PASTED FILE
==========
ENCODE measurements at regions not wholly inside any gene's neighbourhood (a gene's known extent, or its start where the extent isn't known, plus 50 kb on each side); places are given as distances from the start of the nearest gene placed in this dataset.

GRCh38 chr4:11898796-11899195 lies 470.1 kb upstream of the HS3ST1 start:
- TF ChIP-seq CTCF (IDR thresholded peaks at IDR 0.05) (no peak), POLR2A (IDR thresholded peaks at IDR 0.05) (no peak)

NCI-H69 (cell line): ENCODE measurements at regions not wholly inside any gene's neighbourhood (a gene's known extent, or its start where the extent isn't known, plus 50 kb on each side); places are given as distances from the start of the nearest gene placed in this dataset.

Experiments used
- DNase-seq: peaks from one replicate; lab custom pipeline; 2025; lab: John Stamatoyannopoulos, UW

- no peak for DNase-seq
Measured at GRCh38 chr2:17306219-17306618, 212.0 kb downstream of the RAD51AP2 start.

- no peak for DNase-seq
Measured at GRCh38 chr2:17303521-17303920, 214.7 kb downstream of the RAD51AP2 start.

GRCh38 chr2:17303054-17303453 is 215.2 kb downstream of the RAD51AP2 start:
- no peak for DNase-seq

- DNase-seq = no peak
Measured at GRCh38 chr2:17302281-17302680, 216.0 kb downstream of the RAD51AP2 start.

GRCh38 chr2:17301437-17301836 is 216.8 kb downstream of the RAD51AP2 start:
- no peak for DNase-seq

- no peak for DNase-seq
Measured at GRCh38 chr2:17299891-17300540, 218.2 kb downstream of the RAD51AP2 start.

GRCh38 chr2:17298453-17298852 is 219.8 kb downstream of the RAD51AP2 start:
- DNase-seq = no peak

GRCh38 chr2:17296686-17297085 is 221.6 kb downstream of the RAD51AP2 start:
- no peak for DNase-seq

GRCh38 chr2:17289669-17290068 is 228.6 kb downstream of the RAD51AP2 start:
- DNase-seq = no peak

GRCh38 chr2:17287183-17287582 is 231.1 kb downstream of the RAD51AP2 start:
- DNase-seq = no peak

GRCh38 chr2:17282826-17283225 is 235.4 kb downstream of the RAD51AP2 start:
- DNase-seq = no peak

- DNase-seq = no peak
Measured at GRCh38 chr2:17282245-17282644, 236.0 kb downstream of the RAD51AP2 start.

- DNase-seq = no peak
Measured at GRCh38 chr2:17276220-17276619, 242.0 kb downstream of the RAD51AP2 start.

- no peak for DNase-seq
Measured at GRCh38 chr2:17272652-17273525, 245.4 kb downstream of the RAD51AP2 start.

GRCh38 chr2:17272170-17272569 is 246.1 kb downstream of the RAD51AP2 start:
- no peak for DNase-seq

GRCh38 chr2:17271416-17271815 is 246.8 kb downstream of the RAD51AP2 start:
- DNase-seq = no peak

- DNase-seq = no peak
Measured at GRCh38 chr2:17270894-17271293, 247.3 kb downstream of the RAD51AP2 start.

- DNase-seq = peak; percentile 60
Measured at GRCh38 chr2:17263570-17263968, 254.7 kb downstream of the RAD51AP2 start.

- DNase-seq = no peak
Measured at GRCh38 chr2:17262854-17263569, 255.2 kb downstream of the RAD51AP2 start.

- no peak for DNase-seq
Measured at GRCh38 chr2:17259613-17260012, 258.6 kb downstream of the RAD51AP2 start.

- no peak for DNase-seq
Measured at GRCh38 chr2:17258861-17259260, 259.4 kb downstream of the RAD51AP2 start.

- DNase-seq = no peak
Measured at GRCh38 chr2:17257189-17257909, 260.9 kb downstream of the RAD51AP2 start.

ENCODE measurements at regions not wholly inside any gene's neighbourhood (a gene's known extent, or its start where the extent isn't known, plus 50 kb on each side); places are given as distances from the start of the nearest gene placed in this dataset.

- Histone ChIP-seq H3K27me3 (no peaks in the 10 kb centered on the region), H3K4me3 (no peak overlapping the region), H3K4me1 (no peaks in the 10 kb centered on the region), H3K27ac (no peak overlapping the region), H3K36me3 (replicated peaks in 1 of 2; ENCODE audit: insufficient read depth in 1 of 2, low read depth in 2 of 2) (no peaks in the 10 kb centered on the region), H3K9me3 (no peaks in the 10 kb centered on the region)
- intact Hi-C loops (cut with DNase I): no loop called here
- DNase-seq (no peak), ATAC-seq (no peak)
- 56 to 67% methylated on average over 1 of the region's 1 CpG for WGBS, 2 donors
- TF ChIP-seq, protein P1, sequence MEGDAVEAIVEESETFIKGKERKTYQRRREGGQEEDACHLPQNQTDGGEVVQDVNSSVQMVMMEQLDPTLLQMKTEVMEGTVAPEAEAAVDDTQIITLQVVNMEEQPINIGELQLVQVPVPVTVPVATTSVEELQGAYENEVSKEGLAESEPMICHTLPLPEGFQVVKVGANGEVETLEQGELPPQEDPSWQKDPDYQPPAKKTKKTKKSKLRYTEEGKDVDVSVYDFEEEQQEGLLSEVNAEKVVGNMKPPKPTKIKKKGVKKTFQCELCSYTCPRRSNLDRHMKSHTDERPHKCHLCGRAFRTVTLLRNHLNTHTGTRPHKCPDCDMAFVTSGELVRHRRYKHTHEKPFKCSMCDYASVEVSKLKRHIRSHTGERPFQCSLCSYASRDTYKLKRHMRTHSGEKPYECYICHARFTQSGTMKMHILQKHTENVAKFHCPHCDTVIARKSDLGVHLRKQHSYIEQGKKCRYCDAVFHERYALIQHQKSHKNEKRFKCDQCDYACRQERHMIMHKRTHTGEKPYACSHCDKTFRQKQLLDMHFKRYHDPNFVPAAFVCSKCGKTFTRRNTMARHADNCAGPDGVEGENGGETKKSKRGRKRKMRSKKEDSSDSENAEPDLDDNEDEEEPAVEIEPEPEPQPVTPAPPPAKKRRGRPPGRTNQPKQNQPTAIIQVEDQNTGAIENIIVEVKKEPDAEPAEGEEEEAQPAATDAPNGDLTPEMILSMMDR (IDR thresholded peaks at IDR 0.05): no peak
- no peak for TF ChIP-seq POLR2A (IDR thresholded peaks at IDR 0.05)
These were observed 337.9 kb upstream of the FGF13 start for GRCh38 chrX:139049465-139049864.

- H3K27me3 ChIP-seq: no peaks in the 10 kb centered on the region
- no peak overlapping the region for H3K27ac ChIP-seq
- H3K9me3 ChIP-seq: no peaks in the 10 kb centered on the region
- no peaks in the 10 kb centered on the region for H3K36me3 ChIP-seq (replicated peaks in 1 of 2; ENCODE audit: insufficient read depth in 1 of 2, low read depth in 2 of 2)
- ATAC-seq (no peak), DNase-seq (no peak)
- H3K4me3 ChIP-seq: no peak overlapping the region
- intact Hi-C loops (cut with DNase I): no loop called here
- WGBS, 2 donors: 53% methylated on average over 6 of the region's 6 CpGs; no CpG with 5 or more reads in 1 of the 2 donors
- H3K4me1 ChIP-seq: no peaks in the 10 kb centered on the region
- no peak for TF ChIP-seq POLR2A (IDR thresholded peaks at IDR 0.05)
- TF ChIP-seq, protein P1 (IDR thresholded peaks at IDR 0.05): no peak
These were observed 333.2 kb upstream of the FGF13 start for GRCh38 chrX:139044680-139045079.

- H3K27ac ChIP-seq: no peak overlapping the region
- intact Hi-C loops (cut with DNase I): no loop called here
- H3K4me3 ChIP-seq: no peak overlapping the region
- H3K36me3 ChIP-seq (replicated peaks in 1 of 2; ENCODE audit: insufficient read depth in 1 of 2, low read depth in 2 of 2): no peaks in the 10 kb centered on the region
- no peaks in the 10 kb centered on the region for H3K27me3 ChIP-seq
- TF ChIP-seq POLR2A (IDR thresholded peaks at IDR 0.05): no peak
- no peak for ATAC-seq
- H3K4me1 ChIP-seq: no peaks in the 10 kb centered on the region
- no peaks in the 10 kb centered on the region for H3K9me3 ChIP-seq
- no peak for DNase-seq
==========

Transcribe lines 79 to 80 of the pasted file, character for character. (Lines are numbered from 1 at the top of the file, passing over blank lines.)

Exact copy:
- no peaks in the 10 kb centered on the region for H3K9me3 ChIP-seq
- no peak for DNase-seq